Nanoparticle-treated wood specimens were evaluated for fungal resistance in two ways. In the first method, the wood blocks were cut longitudinally into four wafers, two interior and two exterior and re-weighed. The blocks were sterilized in an autoclave for 15 minutes at 120 C. Using forceps, sterile toothpicks were placed on agar plates inoculated with the organism to be tested (Gloeophyllum trabeum or Trametes versicolor) and the coded wafer sections were then placed directly on the toothpicks. Untreated wafers were similarly placed in each agar dish as control. The petri dishes were sealed with paraffin and incubated at 80 F. and 80% relative humidity. Following selected time of exposure, the wafers were harvested, cleaned, dried and re-weighed to determine the mass loss for test wafers, both interior and exterior sections and for controls.
  • [0041]
    [0041]FIGS. 3, 5 and 6 summarize the protection of pine and birch against degradation caused by exposure to T. versicolor. In each case, the pine lost about 17% of its weight at 0 biocide, while biocide ingredient at a loading of 0.1 Kg/m3 reduced the loss to less than half that level while a loading of 0.8 Kg/m3 virtually eliminated decay (FIGS. 3, TEB and 5, CTL). Birch lost more weight in the control sample than did pine. However, CTL nanoparticles reduced weight loss by 60% at a concentration of 0.1 Kg/m3, and virtually eliminated loss at 0.8 Kg/m3 (FIG. 6). All of these results show that the nanoparticles have penetrated the wood, since the interior sections show the same profile as the exterior sections.
  • EXAMPLE 3 Incorporation of Nanoparticles Containing AI into Wood Composites
  • [0042]
    Wood composites can be made in a number of ways, depending on the size of the wood particles being used and the desired characteristics of the final product. Generally, the desired wood fibers, sawdust, wafers, strands or other particles are passed through a rotary blending device where the particles are tumbled while the adhesive, wax and any other additive are sprayed onto the particles. The blended particles are then formed into a loose collection that is pressed to cure the adhesive and form the composite pressure. The nanoparticles of this invention can be added to the particles at any point in the process, but most conveniently are added to the particles in the blender by spraying a nanoparticle suspension or metering the dried 20 powdered nanoparticles into the blender.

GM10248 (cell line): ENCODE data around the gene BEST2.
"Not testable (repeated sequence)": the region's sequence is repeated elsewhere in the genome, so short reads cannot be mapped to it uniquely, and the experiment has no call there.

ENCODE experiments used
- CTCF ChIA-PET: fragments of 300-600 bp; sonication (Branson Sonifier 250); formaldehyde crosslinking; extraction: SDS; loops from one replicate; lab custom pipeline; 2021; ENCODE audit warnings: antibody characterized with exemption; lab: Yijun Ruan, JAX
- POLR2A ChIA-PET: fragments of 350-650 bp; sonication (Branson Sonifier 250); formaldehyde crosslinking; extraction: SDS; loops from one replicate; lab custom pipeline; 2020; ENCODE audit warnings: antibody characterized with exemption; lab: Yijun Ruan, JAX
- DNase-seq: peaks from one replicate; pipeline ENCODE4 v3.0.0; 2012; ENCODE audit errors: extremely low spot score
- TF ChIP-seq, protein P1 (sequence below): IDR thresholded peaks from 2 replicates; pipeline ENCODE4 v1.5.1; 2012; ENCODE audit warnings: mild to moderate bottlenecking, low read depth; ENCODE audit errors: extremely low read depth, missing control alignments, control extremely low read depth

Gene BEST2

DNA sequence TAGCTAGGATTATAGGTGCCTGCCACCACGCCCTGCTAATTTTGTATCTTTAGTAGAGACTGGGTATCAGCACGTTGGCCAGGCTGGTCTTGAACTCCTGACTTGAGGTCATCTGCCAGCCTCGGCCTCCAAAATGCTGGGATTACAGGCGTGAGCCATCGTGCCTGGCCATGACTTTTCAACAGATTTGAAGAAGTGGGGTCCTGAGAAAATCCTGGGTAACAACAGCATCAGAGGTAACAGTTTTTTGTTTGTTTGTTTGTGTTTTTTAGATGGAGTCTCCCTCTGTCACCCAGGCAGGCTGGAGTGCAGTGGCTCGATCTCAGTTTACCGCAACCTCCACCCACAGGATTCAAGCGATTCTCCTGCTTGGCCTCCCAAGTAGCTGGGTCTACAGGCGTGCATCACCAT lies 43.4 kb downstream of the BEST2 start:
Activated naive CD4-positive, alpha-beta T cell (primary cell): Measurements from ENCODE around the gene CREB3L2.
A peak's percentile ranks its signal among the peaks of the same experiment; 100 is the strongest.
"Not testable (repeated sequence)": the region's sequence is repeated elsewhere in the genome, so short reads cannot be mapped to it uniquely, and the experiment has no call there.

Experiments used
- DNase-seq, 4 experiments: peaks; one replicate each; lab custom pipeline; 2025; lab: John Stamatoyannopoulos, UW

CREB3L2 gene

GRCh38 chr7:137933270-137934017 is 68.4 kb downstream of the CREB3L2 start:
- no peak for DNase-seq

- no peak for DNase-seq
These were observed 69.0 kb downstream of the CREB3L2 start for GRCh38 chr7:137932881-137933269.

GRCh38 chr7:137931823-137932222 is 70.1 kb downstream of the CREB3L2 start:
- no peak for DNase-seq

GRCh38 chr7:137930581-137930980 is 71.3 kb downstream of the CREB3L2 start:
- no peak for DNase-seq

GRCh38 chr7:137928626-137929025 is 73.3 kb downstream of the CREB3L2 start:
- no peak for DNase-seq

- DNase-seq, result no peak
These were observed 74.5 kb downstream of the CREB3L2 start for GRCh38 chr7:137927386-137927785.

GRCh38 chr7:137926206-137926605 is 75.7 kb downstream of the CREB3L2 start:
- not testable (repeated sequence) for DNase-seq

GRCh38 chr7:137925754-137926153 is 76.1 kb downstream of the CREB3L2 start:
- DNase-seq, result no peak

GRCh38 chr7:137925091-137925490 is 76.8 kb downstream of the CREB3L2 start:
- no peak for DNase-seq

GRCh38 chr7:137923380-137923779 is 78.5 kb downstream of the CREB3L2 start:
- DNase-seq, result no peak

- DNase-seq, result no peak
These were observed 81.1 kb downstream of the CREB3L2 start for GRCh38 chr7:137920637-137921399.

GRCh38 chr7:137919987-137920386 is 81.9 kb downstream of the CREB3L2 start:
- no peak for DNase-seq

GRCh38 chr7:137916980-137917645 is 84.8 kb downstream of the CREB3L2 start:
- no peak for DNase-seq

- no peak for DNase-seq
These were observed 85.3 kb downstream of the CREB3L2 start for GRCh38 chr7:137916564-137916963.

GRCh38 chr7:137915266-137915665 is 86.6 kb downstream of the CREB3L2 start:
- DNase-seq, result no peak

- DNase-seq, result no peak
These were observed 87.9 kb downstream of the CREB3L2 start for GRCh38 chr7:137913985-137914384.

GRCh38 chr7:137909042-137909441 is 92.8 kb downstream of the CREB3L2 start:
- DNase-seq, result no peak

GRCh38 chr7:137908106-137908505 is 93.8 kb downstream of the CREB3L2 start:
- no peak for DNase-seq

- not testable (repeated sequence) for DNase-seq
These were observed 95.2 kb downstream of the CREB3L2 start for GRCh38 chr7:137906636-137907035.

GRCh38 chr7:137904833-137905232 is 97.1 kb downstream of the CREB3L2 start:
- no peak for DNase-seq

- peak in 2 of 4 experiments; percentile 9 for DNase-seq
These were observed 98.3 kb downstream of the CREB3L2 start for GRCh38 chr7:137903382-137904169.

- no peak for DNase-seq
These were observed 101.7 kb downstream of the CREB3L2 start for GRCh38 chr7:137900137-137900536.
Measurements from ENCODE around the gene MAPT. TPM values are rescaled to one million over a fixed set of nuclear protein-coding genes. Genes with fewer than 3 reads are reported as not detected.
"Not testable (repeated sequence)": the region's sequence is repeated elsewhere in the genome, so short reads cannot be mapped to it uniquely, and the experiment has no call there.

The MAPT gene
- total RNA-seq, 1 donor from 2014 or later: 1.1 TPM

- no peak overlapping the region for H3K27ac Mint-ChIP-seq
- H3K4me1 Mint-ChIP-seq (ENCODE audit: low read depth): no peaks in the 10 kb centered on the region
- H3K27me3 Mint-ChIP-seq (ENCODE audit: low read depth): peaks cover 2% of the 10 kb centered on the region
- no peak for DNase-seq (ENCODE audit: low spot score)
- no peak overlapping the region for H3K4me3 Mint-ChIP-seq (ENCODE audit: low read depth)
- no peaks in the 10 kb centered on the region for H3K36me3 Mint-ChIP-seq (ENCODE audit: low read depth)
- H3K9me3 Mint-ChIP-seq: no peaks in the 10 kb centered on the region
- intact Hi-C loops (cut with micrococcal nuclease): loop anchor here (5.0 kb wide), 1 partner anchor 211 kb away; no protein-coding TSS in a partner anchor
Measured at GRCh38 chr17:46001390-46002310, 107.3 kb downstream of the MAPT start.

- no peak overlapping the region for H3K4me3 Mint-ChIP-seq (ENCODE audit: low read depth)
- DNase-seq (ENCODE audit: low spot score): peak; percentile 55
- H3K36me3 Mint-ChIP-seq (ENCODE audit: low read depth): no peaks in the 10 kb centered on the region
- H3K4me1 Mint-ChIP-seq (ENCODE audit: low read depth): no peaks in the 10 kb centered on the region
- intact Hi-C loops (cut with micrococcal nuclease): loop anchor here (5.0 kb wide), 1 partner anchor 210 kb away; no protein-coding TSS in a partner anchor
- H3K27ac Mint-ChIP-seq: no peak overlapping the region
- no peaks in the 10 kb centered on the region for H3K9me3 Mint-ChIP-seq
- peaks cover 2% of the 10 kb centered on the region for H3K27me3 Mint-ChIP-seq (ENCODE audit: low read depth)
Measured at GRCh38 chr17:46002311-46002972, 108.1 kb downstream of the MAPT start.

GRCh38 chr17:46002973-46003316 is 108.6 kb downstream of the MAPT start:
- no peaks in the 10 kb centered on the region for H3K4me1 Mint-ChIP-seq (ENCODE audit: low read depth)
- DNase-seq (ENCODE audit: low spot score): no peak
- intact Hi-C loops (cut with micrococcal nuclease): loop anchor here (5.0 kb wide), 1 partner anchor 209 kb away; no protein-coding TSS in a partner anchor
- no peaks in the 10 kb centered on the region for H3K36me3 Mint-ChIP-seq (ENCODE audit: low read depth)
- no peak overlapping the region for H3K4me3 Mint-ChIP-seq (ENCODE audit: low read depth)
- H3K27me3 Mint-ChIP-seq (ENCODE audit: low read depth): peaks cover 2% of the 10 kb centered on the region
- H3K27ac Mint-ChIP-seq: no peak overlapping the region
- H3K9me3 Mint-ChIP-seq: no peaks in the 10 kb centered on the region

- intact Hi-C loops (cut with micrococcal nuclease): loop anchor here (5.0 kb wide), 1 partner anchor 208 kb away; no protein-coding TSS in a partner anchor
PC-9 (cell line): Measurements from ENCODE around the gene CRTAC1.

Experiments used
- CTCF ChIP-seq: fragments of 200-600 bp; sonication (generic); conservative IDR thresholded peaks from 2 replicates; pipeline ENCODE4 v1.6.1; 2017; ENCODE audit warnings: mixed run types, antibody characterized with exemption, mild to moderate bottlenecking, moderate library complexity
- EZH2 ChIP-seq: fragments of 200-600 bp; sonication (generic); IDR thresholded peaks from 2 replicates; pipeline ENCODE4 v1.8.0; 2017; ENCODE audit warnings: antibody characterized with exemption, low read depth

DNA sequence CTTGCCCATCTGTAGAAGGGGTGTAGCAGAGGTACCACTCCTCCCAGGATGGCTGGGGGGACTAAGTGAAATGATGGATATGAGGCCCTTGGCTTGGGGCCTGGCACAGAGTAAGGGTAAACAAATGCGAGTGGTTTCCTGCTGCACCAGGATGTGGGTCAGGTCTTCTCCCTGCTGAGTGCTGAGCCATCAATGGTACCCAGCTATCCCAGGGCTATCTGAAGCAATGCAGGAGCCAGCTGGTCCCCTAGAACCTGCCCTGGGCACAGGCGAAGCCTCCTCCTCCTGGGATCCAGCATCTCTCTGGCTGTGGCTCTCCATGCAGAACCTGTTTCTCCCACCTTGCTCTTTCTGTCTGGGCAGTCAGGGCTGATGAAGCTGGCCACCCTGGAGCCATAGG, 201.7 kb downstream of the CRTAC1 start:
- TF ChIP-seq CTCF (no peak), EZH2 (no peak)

• [0043]
    Aspen, Populus tremuloides Michx, wafers were generated to a target size of 2.2, 0.7, and 0.022 inches in length, width and thickness, respectively, with a six-foot Muller-Brugg disc flaker from clear, green, bark-free blocks. Wafers were dried until the moisture content reached 3 to 4 percent and then screened using a Black Clawson classifier with a inch vibration mesh to remove fines. Liquid polymeric diphenylmethane diisocyanate (pMMDI) resin, 100 percent solid content, was used to bond waferboard at a loading level of five percent based on oven-dry wafer weight. One percent of Wax was also added to increase water resistance. TEB was added in three different forms: as a TEB/PVPY nanoparticles suspension; a TEB/ethanol solution, and technical grade TEB powder. The target AI loadings of the TEB were 0.005, 0.01, 0.02, 0.04 and 0.08 pcf.
  • [0044]
    The wet components and wax were mixed by spraying in a rotary drum blender, while the powder TEB was just applied to the wafers. Mat moisture content was adjusted to eight percent with water prior to blending the additives and wafers. The order for all additives was water, TEB, wax and pMDI resin. Wafer mats were formed by hand, applying the blended furnish on a stainless steel caul plate under a deckle box. A release agent was sprayed on the caul to reduce risk of sticking prior to forming. Mats were pressed at a platen temperature of 400 F. for 180 seconds, including 30 seconds press closing time. After pressing, the panels were cooled to room temperature, trimmed into 16.5 by ′6.5 inch panels and conditioned at 68+/−6 F. and 50% relative humidity.
  • [0045]
    Soil block tests were performed essentially as described in Example 2. The blocks were exposed to T. versicolor for 12 weeks at a temperature of 86 F. Decay was measured as percent weight loss of dried test samples.
  • [0046]
    As shown in FIG. 7, when nanoparticles containing TEB are incorporated into leached aspen waferboard, the results are similar to those obtained with TEB solution or powder, within the time frame investigated. However, it is to be expected that longer term protection with the nanoparticles will be seen when the time is extended beyond 12 weeks for two reasons. The rate of leaching is controllable with nanoparticles so the biocide will be present for a longer period and, additionally, the biocide will be protected within the polymer from environmental degradation.
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Classifications
U.S. Classification428/541, 428/537.1
International ClassificationA01N43/653, A01N37/34, B27K3/50, A01N25/12, B27K3/52, B27K3/08
Cooperative ClassificationY10T428/662, Y10T428/31989, Y10S977/773, Y10S977/89, Y10S977/902, B27K3/08, B27K3/007, A01N37/34, B27K3/163, A01N43/653, A01N25/12, B27K3/52, B27K3/50
European ClassificationB27K3/16B, B27K3/00N, A01N43/653, A01N37/34, A01N25/12, B27K3/52, B27K3/50, B27K3/08